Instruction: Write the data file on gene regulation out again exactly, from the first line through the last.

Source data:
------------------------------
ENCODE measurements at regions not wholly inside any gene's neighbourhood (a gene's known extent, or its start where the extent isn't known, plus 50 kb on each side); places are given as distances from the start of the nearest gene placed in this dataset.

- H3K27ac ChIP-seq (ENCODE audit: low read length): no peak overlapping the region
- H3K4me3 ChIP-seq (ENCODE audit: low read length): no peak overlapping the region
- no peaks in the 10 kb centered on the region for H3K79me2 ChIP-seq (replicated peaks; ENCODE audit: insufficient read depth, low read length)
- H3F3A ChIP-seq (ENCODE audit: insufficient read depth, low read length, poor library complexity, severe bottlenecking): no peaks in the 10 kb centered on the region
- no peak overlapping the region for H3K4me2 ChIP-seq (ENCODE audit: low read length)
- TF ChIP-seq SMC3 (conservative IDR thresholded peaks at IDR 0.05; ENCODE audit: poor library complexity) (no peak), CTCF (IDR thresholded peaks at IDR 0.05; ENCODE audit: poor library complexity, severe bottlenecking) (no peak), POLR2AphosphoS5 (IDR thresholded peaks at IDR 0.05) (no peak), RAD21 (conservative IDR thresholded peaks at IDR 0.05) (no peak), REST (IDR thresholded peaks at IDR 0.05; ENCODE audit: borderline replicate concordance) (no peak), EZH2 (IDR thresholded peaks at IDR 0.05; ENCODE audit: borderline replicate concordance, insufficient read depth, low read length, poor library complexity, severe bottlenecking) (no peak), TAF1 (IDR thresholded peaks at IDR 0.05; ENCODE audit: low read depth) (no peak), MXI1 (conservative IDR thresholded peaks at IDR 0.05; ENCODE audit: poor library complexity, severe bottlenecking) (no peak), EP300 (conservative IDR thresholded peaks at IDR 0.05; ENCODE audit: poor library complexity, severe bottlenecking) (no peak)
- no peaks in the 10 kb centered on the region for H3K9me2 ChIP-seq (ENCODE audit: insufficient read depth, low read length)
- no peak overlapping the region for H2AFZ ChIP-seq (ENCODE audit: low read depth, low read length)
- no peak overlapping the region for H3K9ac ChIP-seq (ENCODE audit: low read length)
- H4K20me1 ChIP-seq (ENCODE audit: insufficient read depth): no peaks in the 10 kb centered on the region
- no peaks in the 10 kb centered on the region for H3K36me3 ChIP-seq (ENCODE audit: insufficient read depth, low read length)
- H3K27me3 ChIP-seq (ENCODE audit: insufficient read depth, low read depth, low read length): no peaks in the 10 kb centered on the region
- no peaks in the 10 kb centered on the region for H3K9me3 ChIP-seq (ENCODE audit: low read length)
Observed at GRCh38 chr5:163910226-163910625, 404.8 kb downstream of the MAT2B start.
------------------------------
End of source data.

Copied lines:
ENCODE measurements at regions not wholly inside any gene's neighbourhood (a gene's known extent, or its start where the extent isn't known, plus 50 kb on each side); places are given as distances from the start of the nearest gene placed in this dataset.

- H3K27ac ChIP-seq (ENCODE audit: low read length): no peak overlapping the region
- H3K4me3 ChIP-seq (ENCODE audit: low read length): no peak overlapping the region
- no peaks in the 10 kb centered on the region for H3K79me2 ChIP-seq (replicated peaks; ENCODE audit: insufficient read depth, low read length)
- H3F3A ChIP-seq (ENCODE audit: insufficient read depth, low read length, poor library complexity, severe bottlenecking): no peaks in the 10 kb centered on the region
- no peak overlapping the region for H3K4me2 ChIP-seq (ENCODE audit: low read length)
- TF ChIP-seq SMC3 (conservative IDR thresholded peaks at IDR 0.05; ENCODE audit: poor library complexity) (no peak), CTCF (IDR thresholded peaks at IDR 0.05; ENCODE audit: poor library complexity, severe bottlenecking) (no peak), POLR2AphosphoS5 (IDR thresholded peaks at IDR 0.05) (no peak), RAD21 (conservative IDR thresholded peaks at IDR 0.05) (no peak), REST (IDR thresholded peaks at IDR 0.05; ENCODE audit: borderline replicate concordance) (no peak), EZH2 (IDR thresholded peaks at IDR 0.05; ENCODE audit: borderline replicate concordance, insufficient read depth, low read length, poor library complexity, severe bottlenecking) (no peak), TAF1 (IDR thresholded peaks at IDR 0.05; ENCODE audit: low read depth) (no peak), MXI1 (conservative IDR thresholded peaks at IDR 0.05; ENCODE audit: poor library complexity, severe bottlenecking) (no peak), EP300 (conservative IDR thresholded peaks at IDR 0.05; ENCODE audit: poor library complexity, severe bottlenecking) (no peak)
- no peaks in the 10 kb centered on the region for H3K9me2 ChIP-seq (ENCODE audit: insufficient read depth, low read length)
- no peak overlapping the region for H2AFZ ChIP-seq (ENCODE audit: low read depth, low read length)
- no peak overlapping the region for H3K9ac ChIP-seq (ENCODE audit: low read length)
- H4K20me1 ChIP-seq (ENCODE audit: insufficient read depth): no peaks in the 10 kb centered on the region
- no peaks in the 10 kb centered on the region for H3K36me3 ChIP-seq (ENCODE audit: insufficient read depth, low read length)
- H3K27me3 ChIP-seq (ENCODE audit: insufficient read depth, low read depth, low read length): no peaks in the 10 kb centered on the region
- no peaks in the 10 kb centered on the region for H3K9me3 ChIP-seq (ENCODE audit: low read length)
Observed at GRCh38 chr5:163910226-163910625, 404.8 kb downstream of the MAT2B start.